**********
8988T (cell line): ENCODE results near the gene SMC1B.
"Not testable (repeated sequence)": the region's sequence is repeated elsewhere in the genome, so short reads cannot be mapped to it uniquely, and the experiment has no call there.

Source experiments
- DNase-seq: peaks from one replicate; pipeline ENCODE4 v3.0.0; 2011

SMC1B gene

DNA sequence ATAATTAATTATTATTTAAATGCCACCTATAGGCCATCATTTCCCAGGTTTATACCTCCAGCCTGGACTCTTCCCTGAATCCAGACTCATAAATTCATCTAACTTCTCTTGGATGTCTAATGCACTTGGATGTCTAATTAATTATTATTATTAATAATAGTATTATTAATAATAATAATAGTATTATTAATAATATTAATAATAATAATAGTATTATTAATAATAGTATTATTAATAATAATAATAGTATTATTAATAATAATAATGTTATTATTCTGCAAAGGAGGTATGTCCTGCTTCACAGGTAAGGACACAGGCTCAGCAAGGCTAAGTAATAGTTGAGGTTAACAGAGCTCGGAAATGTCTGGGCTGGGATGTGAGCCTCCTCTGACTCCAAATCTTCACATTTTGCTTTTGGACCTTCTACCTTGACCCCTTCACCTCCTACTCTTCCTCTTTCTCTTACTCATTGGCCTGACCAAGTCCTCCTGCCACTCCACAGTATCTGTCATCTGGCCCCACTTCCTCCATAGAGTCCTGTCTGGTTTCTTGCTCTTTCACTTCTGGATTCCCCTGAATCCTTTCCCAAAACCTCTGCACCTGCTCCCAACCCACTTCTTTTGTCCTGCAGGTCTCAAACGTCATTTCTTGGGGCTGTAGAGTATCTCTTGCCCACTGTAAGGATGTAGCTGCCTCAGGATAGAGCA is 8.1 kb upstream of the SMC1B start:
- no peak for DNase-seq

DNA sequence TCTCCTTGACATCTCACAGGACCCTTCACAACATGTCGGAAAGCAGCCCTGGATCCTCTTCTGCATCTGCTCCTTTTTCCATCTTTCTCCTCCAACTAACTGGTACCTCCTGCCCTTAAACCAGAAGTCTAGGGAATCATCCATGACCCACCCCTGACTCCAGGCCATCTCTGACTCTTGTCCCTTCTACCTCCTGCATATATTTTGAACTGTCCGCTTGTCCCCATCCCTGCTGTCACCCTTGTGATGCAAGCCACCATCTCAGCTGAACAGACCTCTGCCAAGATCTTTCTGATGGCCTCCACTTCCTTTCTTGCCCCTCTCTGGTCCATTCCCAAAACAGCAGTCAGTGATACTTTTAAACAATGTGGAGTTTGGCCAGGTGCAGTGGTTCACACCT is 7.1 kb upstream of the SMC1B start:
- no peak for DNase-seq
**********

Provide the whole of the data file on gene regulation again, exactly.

8988T (cell line): ENCODE results near the gene SMC1B.
"Not testable (repeated sequence)": the region's sequence is repeated elsewhere in the genome, so short reads cannot be mapped to it uniquely, and the experiment has no call there.

Source experiments
- DNase-seq: peaks from one replicate; pipeline ENCODE4 v3.0.0; 2011

SMC1B gene

DNA sequence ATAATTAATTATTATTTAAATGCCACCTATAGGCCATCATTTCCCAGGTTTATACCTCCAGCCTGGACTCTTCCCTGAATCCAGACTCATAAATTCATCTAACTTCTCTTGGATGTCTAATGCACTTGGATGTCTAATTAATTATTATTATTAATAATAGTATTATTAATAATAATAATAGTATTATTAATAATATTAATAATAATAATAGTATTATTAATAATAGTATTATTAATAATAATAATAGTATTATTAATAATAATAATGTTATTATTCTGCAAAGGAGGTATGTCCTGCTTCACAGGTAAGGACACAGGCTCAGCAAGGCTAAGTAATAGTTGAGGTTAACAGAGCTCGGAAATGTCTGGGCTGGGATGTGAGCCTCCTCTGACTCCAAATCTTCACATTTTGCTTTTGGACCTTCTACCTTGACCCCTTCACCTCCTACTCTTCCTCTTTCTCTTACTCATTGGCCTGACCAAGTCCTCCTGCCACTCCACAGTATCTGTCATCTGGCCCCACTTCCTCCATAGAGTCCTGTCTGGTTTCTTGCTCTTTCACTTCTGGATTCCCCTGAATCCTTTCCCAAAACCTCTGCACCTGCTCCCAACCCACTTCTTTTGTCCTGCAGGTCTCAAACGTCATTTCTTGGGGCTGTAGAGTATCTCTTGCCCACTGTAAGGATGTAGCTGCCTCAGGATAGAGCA is 8.1 kb upstream of the SMC1B start:
- no peak for DNase-seq

DNA sequence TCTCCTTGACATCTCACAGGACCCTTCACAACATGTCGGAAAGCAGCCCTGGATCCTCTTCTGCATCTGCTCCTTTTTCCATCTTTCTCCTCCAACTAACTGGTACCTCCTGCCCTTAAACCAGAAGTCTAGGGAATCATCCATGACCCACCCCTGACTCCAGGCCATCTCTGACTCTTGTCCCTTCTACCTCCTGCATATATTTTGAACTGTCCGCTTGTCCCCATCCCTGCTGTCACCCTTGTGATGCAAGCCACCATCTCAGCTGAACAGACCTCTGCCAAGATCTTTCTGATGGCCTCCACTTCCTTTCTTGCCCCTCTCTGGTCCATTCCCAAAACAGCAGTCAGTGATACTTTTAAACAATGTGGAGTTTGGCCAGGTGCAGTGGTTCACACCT is 7.1 kb upstream of the SMC1B start:
- no peak for DNase-seq